Some nights there is no sleep to be found in my restless city; sometimes it is the heat and humidity, occasionally it is the flashing neon lights. But usually it is the noise. Most of the sounds are familiar to me now, but that doesn’t mean they don’t have the power to keep me from falling asleep. The sleeplessness gives my mind time to wander and compose childhood inspired verses.
I’m not the best person to hear tourists’ “I saw the craziest thing on the road today” stories. For one thing I probably see the same thing or more disastrous almost daily and I don’t feign surprise or interest well. And worse, I’ll probably share one of my own inconceivable stories that comes from a solid year on the Sai Gon streets. Either way, I’ve robbed their ‘four people on a bike’ story of its magic. I don’t like this part of my personality and I’m really trying to work on it.
To purge myself, I’m sharing some of my best/worst photos of overladen vehicles and improbable cargos. These photos are a simultaneous testament to people’s ingenuity, pragmatism, craziness, and desperation. Generally these people and their cargo are trying to make a living or just getting from one place to another; just stand back with your faces set to stunned.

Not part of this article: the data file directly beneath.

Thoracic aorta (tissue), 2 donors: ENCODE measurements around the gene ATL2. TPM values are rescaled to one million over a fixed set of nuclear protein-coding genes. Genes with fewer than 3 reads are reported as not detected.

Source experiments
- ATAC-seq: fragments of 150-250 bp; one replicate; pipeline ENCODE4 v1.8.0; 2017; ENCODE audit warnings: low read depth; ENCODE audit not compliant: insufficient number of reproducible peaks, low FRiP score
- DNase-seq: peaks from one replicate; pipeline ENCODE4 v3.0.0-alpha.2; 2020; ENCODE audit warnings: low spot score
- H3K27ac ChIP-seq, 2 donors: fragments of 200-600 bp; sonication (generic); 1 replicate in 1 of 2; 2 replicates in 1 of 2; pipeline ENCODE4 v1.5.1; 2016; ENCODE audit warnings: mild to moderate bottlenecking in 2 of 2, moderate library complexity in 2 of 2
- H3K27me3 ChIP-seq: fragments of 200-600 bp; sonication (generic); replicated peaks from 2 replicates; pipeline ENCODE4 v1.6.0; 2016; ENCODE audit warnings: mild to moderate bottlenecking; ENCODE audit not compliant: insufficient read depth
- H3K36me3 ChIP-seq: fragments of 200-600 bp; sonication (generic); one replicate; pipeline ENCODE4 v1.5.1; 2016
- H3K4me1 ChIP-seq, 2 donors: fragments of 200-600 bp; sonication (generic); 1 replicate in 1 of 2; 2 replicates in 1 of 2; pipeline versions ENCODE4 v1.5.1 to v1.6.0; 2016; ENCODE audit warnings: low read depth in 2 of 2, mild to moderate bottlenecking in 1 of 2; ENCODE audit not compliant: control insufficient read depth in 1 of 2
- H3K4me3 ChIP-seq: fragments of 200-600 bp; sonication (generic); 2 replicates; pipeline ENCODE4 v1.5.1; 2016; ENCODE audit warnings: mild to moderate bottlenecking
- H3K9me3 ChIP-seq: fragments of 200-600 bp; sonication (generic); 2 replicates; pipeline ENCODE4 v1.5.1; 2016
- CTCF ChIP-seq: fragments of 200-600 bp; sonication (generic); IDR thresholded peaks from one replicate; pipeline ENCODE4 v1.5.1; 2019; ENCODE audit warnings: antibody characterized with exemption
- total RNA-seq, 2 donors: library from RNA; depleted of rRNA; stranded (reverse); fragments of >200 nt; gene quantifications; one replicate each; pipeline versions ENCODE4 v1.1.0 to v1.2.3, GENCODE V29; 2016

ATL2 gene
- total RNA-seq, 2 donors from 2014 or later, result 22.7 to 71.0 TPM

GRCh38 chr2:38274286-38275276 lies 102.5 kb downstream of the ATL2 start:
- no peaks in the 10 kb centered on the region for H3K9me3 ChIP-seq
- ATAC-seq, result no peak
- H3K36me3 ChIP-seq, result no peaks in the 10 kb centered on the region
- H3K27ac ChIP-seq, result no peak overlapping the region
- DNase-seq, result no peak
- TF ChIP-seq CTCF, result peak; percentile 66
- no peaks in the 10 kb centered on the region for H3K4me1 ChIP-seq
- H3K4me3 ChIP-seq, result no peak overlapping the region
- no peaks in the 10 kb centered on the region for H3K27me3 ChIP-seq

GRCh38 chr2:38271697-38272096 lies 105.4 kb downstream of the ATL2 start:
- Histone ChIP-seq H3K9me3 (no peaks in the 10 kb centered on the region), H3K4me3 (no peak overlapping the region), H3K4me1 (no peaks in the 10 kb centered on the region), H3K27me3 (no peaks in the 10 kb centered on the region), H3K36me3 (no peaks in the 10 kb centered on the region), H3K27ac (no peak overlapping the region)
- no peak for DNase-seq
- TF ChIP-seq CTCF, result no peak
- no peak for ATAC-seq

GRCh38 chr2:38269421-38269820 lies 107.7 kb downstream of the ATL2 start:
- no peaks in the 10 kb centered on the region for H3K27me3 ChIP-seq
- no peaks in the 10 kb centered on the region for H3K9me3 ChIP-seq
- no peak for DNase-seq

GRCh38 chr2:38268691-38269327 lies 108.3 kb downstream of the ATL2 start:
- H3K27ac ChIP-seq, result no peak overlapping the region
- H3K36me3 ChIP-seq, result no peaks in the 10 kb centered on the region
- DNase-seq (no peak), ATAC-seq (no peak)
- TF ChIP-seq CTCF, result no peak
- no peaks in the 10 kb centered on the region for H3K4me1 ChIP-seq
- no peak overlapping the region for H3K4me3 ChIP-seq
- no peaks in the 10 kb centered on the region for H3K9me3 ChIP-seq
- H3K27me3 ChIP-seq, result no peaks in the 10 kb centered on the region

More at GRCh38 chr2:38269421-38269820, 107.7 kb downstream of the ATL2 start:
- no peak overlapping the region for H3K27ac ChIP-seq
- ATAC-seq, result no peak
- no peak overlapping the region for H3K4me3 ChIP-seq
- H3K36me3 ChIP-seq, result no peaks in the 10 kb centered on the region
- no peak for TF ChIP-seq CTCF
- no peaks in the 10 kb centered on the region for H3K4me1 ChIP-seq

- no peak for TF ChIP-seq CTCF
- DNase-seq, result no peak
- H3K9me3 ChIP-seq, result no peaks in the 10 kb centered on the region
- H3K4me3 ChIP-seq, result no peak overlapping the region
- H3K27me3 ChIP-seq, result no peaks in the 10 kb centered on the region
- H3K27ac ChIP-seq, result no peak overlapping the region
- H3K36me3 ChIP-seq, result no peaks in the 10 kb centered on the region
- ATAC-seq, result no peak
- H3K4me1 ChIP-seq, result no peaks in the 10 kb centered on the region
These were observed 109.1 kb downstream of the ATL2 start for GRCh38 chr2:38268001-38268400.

An entire pottery shop on a bicycle.
A lot of people train their dogs to ride on their bikes with them; small mixed breeds, terriers, pugs, etc. This guy gets his Great Dane to squeeze itself in front of him. I ran down the street after them.
Another mobile shop; if you can’t find the basket that you want here, then it probably doesn’t exist.
So many plants on this mobile nursery, that I couldn’t see the rider.
I think it is only sheer willpower and good intentions that is keeping this motorbike and cargo together. Maybe some rope too…
Tourist cyclos (most tourists call them tuk tuks) do double duty taking cargo around town. Saigonese people are daring and skilled motorcycle riders, but not ‘four queen-sized mattresses’ talented.
These are light, plastic containers but the size of this cargo alone makes riding extremely difficult.